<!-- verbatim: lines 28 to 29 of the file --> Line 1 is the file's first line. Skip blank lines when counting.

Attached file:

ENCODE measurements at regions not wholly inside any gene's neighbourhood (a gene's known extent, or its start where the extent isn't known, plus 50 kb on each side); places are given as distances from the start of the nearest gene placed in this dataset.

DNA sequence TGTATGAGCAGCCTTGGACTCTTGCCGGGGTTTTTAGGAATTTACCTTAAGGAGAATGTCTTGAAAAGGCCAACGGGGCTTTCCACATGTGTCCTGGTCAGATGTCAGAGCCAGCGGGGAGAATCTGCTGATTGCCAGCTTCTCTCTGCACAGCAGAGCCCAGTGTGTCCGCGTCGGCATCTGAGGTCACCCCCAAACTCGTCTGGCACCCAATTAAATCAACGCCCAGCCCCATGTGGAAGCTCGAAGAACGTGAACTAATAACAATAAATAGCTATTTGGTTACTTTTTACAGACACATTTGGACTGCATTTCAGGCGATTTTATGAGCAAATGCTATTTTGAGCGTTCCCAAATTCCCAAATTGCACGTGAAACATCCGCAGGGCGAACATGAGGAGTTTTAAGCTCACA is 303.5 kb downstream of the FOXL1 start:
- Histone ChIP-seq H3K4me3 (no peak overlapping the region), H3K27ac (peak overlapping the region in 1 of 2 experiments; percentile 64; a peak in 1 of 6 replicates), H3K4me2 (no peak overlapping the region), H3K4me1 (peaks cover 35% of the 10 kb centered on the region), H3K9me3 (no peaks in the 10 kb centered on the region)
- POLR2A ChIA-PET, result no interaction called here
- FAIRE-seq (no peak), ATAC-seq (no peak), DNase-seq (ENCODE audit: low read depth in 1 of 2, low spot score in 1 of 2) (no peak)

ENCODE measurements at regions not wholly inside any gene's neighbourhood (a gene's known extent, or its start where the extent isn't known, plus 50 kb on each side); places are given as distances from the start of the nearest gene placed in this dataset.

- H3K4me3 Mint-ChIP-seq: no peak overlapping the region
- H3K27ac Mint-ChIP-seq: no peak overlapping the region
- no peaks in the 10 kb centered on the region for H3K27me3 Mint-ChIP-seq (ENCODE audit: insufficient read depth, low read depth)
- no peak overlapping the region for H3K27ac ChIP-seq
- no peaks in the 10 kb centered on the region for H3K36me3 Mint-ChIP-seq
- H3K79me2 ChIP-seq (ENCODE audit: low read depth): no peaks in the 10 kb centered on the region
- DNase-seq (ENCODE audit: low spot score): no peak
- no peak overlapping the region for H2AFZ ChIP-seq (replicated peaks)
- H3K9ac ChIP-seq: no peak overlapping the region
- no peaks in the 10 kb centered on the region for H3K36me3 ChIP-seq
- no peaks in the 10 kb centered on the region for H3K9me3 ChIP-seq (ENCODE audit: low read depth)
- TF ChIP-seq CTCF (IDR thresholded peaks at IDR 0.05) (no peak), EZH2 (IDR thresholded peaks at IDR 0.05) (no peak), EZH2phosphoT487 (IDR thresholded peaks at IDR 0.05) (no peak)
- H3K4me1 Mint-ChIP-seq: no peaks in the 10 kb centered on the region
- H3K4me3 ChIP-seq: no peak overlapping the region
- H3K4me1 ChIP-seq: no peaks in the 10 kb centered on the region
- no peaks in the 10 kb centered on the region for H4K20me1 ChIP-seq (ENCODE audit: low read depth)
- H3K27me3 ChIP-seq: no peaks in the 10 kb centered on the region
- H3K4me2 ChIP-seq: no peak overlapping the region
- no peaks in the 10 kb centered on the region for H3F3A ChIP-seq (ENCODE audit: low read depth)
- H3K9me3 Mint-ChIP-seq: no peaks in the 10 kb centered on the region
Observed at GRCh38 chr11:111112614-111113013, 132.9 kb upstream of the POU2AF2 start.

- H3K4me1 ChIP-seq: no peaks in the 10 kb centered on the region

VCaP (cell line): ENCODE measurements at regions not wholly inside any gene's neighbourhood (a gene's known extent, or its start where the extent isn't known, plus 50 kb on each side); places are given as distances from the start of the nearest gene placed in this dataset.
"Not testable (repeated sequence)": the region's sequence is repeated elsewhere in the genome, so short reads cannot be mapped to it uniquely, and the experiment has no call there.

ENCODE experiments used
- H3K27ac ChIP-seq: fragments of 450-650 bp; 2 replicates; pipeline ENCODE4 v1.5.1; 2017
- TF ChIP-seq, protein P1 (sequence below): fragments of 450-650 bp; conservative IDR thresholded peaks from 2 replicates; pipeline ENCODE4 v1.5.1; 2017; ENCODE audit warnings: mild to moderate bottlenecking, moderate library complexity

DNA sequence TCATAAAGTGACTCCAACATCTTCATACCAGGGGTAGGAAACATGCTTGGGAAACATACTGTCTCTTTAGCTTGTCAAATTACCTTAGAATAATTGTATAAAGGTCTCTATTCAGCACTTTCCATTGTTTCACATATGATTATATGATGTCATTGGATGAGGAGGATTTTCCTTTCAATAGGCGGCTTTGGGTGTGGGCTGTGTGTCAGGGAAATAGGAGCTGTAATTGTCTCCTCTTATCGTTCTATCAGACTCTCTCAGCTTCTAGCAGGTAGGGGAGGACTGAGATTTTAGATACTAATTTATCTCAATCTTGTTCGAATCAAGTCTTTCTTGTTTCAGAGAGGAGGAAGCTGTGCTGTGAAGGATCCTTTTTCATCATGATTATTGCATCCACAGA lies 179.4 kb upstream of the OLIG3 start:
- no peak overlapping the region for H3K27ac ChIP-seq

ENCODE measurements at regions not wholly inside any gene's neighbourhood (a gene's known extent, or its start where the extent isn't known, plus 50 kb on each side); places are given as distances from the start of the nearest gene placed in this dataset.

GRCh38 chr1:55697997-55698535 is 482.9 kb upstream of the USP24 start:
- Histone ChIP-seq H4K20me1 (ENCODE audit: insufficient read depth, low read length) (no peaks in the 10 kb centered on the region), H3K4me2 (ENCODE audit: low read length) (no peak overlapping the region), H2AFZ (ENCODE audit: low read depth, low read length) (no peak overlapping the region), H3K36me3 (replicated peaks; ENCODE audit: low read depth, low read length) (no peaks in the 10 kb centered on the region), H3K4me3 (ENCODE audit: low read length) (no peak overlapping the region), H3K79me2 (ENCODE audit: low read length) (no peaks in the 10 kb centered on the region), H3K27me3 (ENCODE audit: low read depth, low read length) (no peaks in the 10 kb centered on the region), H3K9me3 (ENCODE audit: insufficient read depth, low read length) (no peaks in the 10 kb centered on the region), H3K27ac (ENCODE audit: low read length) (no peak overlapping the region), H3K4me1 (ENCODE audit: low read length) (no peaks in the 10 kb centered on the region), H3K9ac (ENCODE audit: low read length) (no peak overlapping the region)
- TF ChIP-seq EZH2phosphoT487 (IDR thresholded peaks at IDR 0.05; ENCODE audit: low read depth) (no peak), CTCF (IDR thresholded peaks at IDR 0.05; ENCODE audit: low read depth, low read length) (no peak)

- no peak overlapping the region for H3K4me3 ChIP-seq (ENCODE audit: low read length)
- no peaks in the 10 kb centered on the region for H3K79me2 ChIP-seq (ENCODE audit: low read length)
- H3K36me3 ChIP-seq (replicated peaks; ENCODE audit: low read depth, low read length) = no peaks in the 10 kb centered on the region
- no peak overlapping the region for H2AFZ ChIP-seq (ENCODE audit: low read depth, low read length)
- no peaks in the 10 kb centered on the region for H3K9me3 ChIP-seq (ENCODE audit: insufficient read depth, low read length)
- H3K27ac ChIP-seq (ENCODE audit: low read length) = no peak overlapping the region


- H3K4me1 ChIP-seq: no peaks in the 10 kb centered on the region

VCaP (cell line): ENCODE measurements at regions not wholly inside any gene's neighbourhood (a gene's known extent, or its start where the extent isn't known, plus 50 kb on each side); places are given as distances from the start of the nearest gene placed in this dataset.